Money makes the world go 'round, and that's certainly the case with research projects. Grants are what drives research at academic institutions across the country and fuel the next great innovations.
These three projects coming out of Houston-area universities were all granted multimillion-dollar sums in order to continue their health tech, cancer-prevention, and even electric vehicle battery research projects,
University of Houston's $3.2 million grant for its next-generation micro CT scan
Associate professor of physics Mini Das developed a better way to approach CT scans. Photo via uh.edu
In an effort to improve imaging and lower radiation, Mini Das, associate professor of physics at the University of Houston, is moving the needle on introducing the next generation of micro computed tomography (CT) imaging. Das recently received a five-year, $3.2 million grant from the National Institute of Biomedical Imaging and Bioengineering to help move along her work in this field.
"This has the potential to transform the landscape of micro-CT imaging," says Das in a news release.
Das is responsible for developing the theory, instrumentation and algorithms for spectral phase-contrast imaging (PCI) that allows for lower radiation with higher image details, according to the release.
"Current X-ray and CT systems have inherent contrast limitations and dense tissue and cancer can often look similar. Even if you increase the radiation dose, there is a limit to what you can see. In addition, image noise becomes significant when increasing resolution to see fine details, often desirable when scanning small objects," says Das.
Rice University researcher's $2.4 million grant to advance on car batteriesThis company’s machine learning programs are making driving in Houston safer — and cheaper
A Rice University scientist is looking to optimize car batteries. Pexels
A Rice University scientist is working toward improving batteries for electric vehicles. Materials scientist Ming Tang and his colleagues — backed by a $2.4 million grant from the United States Advanced Battery Consortium — are working on a project led by Worcester Polytechnic Institute (WPI) in Massachusetts, which will run for 36 months and will focus on low-cost and fast-charging batteries.
"Traditional battery electrodes are prepared by the slurry casting method and usually have uniform porosity throughout the electrode thickness," says Tang, an assistant professor of materials science and nanoengineering, in a news release. "However, our earlier modeling study shows that an electrode could have better rate performance by having two or more layers with different porosities.
"Now with the Missouri University of Science and Technology and WPI developing a new dry printing method for battery electrode fabrication, such layered electrodes can be manufactured relatively easily," he said. Tang's group will use modeling to optimize the structural parameters of multilayer electrodes to guide their fabrication.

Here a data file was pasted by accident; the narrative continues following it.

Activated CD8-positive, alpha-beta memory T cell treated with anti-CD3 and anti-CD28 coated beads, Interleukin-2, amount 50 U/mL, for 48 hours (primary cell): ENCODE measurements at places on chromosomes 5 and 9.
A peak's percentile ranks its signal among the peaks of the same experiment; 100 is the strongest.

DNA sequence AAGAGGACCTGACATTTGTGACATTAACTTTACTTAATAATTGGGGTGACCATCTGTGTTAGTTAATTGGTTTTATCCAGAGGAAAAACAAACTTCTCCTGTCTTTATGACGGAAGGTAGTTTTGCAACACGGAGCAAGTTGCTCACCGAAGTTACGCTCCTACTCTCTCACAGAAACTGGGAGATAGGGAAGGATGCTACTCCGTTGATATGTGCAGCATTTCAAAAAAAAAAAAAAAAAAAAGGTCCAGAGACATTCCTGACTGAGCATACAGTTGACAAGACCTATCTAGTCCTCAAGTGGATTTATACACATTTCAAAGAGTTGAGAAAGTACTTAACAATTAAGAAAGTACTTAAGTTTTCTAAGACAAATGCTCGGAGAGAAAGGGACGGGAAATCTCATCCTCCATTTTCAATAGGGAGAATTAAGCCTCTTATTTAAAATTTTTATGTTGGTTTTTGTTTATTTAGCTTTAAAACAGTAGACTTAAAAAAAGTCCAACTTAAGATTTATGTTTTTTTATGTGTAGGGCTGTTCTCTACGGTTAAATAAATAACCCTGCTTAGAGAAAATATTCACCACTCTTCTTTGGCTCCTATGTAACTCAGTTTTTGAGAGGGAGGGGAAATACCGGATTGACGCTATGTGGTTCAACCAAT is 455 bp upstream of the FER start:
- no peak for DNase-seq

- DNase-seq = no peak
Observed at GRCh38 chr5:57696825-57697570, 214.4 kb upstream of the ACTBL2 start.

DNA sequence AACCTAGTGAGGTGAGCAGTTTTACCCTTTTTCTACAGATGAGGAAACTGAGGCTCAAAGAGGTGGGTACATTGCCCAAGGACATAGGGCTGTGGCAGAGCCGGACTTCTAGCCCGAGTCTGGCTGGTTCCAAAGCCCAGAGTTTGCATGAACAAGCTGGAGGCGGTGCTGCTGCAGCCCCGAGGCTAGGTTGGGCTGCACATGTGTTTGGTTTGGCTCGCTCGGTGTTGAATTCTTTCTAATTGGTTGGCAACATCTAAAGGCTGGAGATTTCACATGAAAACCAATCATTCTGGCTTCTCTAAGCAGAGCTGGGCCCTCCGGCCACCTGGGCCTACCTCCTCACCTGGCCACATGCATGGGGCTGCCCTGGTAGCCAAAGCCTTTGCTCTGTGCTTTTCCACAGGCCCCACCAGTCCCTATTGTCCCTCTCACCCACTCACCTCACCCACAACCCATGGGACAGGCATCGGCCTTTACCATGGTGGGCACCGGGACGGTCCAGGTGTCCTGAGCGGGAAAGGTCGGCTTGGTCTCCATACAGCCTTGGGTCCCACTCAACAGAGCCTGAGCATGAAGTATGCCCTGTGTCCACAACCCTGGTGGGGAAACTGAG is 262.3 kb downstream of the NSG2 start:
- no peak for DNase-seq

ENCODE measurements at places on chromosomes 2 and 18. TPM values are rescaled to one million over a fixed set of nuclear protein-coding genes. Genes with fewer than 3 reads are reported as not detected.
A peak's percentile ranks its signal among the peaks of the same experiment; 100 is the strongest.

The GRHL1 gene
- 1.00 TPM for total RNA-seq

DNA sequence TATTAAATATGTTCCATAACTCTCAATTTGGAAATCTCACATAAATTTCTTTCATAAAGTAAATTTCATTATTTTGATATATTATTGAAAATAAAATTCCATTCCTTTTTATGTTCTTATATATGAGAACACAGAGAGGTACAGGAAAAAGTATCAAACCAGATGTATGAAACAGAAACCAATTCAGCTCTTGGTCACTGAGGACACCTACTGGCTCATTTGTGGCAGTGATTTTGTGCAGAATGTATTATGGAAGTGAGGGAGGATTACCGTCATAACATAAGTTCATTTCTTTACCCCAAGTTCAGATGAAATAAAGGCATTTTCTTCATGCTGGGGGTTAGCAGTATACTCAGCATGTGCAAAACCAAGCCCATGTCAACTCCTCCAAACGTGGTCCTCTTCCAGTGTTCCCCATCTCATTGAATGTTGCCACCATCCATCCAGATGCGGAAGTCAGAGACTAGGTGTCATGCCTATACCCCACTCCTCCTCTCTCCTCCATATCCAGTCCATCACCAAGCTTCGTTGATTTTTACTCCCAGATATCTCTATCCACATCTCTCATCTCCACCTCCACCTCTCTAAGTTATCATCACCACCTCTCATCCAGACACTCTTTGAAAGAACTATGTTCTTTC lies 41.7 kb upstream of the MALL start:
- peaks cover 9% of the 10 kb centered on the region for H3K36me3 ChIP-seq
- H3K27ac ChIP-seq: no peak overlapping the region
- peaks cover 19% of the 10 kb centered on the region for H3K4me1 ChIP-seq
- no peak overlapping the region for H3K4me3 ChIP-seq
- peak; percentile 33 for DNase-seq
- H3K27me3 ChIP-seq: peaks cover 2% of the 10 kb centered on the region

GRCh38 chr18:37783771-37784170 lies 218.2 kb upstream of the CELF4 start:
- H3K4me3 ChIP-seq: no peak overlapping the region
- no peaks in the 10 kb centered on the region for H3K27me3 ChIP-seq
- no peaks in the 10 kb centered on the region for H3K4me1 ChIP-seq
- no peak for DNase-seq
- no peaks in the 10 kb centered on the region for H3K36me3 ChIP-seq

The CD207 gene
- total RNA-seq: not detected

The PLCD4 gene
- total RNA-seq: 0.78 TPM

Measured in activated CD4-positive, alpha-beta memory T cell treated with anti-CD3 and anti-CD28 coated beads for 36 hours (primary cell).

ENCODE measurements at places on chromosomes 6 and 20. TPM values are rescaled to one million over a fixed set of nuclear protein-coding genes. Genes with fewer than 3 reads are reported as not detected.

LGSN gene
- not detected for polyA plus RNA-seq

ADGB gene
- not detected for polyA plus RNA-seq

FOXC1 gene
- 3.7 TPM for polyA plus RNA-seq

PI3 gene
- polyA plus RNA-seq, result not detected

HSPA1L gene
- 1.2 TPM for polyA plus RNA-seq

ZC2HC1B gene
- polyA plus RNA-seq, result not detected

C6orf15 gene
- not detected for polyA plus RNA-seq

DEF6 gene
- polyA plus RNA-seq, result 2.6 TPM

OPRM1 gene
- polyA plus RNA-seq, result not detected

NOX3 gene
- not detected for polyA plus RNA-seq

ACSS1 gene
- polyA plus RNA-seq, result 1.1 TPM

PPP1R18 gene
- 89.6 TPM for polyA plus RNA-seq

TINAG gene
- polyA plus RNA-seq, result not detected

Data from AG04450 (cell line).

The academics will also work with a manufacturer, Microvast, that will assemble large-format pouch cells using layered electrodes and evaluate the electrochemical performance against the program goals, according to the release.
"The public/private partnership is critical to steer the research performed at universities," Tang says. "It helps us understand what matters most to commercial applications and what gaps remain between what we have and what is needed by the market. It also provides valuable feedback and gives the project access to the state-of-the-art commercial battery fabrication and testing capabilities."
Texas A&M faculty member's $5 million grant for cancer research
Tanmay Lele of Texas A&M University is looking at how cells react to mechanical forces in cancer. Photo via tamu.edu
Tanmay Lele, a new faculty member in Texas A&M University's Department of Biomedical Engineering, received a $5 million Recruitment of Established Investigators grant from the Cancer Prevention and Research Institute of Texas (CPRIT) in May to research how cancer progresses.
More specifically, Lele's research focuses on mechanobiology and how cells sense external mechanical forces as well as how they generate mechanical forces, and how these mechanical forces impact cell function, according to a news release from A&M.
"The nuclei in normal tissue have smooth surfaces, but over time the surfaces of cancer nuclei become irregular in shape," Lele says in the release. "Now, why? Nobody really knows. We're still at the tip of the iceberg at trying to figure this problem out. But nuclear abnormalities are ubiquitous and occur in all kinds of cancers — breast, prostate and lung cancers."
Lele will work from two laboratories — one in College Station and one in the Texas A&M Health Science Center's Institute of Biosciences & Technology in Houston. THe will collaborate with Dr. Michael Mancini and Dr. Fabio Stossi from Baylor College of Medicine.
"Like any other basic field, we are trying to make discoveries with the hope that they will have long-term impacts on human health," Lele says.